Learning and testing

Cognitive Daily

Category archives for Learning and testing

I was a member of my high school debate team, and I did fairly well, but my partner, Glenn, always got better marks from the judges. Most often, they praised his hand gestures, which were proclaimed to be “expressive” and “informative.” One year our topic was arms control, and our opponents were arguing that “NATO…

There’s been a ton of research on the impact of working memory: its importance in learning, its effect on math skills, and its relationship to other mental abilities. Yesterday’s entry on The Wild Side discusses working memory’s relationship with IQ. It’s been shown that adults can improve working memory with training, and training has even…

One of my most vivid memories from middle school was in English class. The class wasn’t paying attention to the teacher — we were chattering during “work time” and she wanted us to stop and return to a full-class lesson. So she shouted “SEX!” We all shut up immediately and stared at her in disbelief.…

Baby sign language is all the rage these days. Upscale day-care centers and nanny services promote it as a better way of understanding what babies want. Babies have been known to reliably produce signs as young as 5.5 months, and studies have shown that they reliably produce signs significantly earlier than spoken words. As we’ve…

One of things I was taught over and over again when I was in education school was the importance of getting parents involved in kids’ learning. If you get the parents on your side, my professors insisted, then you’re going to be much more able to get through to the students. I didn’t last long…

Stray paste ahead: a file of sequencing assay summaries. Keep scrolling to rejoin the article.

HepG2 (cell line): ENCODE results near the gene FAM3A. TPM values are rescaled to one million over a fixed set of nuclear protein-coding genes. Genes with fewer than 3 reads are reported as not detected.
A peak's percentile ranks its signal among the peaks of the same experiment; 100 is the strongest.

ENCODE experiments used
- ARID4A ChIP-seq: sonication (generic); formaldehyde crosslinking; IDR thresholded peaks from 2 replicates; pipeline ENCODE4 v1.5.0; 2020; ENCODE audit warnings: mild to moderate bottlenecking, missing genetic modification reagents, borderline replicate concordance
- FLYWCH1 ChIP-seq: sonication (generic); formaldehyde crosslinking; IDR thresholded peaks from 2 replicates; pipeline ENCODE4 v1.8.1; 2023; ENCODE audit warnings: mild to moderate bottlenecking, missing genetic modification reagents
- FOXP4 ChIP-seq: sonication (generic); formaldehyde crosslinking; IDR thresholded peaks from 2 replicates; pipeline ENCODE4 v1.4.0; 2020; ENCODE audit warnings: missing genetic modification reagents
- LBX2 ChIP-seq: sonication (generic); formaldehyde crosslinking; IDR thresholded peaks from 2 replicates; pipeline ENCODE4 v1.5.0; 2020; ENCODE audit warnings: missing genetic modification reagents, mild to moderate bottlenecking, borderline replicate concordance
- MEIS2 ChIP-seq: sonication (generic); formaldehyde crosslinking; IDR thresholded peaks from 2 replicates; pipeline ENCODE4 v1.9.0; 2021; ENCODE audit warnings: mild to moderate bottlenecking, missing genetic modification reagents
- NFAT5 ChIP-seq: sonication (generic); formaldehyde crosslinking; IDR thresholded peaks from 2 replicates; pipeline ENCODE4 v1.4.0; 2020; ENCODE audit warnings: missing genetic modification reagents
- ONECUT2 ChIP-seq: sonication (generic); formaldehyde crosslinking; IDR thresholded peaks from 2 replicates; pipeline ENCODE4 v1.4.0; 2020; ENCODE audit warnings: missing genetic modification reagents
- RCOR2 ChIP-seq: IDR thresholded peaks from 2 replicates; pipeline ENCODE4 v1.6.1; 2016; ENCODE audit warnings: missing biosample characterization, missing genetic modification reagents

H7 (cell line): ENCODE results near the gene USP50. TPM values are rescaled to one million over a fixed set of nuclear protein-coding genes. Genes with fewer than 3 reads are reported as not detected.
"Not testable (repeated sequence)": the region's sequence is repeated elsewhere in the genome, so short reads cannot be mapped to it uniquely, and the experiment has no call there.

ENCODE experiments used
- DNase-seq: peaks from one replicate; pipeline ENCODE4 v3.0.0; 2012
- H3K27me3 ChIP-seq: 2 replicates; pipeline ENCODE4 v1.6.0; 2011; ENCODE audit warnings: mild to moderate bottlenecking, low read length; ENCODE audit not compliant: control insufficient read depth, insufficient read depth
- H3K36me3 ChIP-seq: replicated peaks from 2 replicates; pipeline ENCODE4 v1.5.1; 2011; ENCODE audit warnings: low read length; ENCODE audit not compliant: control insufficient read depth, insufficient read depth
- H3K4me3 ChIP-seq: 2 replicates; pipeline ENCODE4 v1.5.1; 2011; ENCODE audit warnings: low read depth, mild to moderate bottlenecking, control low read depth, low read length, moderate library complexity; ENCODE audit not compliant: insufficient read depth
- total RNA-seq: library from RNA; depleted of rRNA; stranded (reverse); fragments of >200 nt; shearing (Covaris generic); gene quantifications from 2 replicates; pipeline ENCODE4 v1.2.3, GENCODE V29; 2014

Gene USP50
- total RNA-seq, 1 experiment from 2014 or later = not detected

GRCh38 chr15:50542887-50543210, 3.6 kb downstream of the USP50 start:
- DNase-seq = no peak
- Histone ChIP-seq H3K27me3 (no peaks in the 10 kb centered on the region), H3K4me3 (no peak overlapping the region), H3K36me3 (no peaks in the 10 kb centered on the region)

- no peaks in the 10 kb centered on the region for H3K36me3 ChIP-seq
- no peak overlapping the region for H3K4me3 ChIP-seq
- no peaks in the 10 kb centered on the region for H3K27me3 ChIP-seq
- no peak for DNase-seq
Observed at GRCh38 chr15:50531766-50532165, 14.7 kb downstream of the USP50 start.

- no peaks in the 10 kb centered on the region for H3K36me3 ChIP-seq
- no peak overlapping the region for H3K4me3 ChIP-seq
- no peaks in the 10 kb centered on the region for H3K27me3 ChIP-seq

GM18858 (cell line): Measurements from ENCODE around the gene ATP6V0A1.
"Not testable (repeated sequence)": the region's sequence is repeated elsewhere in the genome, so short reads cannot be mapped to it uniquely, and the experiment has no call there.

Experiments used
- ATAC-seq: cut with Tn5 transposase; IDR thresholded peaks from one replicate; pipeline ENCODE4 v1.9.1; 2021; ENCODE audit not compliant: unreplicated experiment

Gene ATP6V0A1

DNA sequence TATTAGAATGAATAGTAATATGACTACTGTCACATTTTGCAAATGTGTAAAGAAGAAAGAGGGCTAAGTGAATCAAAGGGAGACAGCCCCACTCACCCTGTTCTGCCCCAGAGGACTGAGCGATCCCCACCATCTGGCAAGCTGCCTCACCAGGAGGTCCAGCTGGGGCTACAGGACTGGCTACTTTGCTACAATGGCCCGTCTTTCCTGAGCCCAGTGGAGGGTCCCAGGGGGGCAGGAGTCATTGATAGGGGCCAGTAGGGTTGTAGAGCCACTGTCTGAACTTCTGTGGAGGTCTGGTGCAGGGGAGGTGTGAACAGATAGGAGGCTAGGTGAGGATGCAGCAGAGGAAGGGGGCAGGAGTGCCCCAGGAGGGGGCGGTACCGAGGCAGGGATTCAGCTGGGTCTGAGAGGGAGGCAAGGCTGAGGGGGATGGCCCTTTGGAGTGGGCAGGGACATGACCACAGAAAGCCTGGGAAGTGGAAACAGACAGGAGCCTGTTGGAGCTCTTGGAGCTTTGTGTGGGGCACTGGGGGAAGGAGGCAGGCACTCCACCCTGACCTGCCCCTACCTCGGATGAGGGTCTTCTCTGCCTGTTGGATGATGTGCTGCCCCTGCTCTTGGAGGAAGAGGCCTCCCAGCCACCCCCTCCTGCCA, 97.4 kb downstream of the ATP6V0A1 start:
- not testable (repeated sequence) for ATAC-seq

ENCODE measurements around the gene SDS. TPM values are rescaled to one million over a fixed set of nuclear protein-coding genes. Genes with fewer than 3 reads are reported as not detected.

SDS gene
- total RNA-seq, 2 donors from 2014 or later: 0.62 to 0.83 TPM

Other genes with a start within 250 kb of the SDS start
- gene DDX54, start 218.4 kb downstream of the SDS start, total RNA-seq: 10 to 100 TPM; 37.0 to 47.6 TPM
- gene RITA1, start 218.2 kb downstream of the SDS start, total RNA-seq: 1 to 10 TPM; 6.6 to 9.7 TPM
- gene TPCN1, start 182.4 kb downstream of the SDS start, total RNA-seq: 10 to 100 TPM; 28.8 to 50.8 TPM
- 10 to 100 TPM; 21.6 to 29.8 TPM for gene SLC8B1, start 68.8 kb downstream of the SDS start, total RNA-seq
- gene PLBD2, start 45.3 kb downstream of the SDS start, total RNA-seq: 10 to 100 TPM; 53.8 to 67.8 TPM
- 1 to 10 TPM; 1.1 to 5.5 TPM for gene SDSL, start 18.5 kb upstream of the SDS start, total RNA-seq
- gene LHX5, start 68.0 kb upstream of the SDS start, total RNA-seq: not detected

[This article was originally published in December, 2006] Take a look at these two images. Do they belong in the same category or different categories? You say the same? Wrong — they’re different! The one on the right is a little blurrier. What about these two? These are in the same category. Sure, the one…

Freud meets cognitive psychology

My first introduction to psychology was in a required social science class in college over 20 years ago, reading Sigmund Freud’s Introductory Lectures on Psychoanalysis. The experience made me think I’d better be careful if I ever had kids: I didn’t want them telling their psychoanalysts how my misadventures in early parenting had scarred them.…

You’re trapped inside a rectangular room with four doors, one in each corner. You try the first door. It’s locked. You try the second and the third door — locked again. Finally the fourth door opens. You make a point of remembering which corner of the room it’s in, which turns out to be useful,…

The Sapir-Whorf Hypothesis — stated in its strongest form — claims that language determines thoughts: if a language doesn’t have a means of expressing a particular idea, then people speaking that language can’t even conceive of that idea. This strong form has long since been rejected: There are plenty of thoughts we can have without…

Does test-taking help students learn?

During my brief tenure as a high school teacher, one common suggestion I got from supportive colleagues was to “make your tests teaching tools.” “That’s often the only time you’ve really got your students’ attention,” they suggested, “so don’t neglect the opportunity to teach them something.” What they meant is that you shouldn’t use misleading…